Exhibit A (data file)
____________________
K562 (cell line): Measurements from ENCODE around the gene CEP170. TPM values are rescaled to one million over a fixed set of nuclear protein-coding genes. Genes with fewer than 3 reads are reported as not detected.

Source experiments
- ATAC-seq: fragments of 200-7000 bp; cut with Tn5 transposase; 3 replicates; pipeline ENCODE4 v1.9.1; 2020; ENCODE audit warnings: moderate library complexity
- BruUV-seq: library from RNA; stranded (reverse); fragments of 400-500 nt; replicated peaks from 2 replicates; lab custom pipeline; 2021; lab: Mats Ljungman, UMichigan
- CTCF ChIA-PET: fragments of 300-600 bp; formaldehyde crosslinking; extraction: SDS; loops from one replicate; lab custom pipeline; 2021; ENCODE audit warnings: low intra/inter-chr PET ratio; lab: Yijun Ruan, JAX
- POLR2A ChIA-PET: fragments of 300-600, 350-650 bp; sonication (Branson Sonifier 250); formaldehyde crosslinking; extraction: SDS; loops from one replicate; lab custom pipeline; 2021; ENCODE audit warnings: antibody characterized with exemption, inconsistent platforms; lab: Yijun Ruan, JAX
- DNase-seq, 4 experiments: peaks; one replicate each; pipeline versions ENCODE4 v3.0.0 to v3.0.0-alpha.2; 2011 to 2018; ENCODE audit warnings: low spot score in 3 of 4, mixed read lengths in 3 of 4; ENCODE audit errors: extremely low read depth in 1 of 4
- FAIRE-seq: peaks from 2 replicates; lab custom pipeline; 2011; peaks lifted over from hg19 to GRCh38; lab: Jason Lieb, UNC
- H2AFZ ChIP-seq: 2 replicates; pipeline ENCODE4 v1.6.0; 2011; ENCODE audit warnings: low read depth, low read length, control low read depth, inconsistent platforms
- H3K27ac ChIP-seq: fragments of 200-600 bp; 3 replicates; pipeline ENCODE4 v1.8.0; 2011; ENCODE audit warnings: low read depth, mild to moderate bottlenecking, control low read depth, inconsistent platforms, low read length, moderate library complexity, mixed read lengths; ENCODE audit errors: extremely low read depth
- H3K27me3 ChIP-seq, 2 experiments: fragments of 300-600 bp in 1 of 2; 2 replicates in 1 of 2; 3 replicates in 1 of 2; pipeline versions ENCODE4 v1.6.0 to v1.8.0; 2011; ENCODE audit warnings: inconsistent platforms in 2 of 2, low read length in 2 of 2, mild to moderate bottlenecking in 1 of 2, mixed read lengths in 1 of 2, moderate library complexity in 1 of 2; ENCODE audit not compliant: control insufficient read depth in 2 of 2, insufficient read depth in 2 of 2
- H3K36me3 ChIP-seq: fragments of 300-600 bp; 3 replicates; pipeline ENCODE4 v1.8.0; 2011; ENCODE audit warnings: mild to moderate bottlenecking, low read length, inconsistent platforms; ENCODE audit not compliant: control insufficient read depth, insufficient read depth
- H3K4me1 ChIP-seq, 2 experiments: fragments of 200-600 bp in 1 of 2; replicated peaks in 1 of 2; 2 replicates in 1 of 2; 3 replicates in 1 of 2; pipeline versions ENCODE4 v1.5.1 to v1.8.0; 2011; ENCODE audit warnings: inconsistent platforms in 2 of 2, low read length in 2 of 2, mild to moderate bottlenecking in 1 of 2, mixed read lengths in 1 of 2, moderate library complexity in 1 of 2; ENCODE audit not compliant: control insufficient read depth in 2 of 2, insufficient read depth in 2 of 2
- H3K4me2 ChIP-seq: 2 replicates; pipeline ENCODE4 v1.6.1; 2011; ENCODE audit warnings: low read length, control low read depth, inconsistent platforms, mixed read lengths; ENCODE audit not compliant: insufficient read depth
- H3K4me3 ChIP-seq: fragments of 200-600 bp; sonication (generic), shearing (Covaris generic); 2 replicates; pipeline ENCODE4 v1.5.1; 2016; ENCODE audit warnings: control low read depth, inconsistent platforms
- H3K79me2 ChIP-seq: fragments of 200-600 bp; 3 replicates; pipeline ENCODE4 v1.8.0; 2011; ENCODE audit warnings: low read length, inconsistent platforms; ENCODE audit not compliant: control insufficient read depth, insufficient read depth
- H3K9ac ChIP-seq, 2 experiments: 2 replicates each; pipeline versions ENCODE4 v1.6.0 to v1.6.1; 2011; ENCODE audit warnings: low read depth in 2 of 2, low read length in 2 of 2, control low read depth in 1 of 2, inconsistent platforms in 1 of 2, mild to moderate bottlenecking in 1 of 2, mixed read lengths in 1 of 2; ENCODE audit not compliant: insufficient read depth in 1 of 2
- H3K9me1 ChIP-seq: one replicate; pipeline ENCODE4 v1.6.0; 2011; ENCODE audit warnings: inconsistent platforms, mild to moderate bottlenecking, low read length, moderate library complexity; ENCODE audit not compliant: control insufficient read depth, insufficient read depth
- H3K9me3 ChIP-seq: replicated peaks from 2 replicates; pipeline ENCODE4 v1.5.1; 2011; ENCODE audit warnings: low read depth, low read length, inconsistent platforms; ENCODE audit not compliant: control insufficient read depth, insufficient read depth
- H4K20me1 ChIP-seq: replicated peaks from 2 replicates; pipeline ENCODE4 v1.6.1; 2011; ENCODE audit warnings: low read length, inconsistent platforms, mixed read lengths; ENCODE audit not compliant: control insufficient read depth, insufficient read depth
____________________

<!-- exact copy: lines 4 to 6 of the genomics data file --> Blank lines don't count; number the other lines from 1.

- BruUV-seq: library from RNA; stranded (reverse); fragments of 400-500 nt; replicated peaks from 2 replicates; lab custom pipeline; 2021; lab: Mats Ljungman, UMichigan
- CTCF ChIA-PET: fragments of 300-600 bp; formaldehyde crosslinking; extraction: SDS; loops from one replicate; lab custom pipeline; 2021; ENCODE audit warnings: low intra/inter-chr PET ratio; lab: Yijun Ruan, JAX
- POLR2A ChIA-PET: fragments of 300-600, 350-650 bp; sonication (Branson Sonifier 250); formaldehyde crosslinking; extraction: SDS; loops from one replicate; lab custom pipeline; 2021; ENCODE audit warnings: antibody characterized with exemption, inconsistent platforms; lab: Yijun Ruan, JAX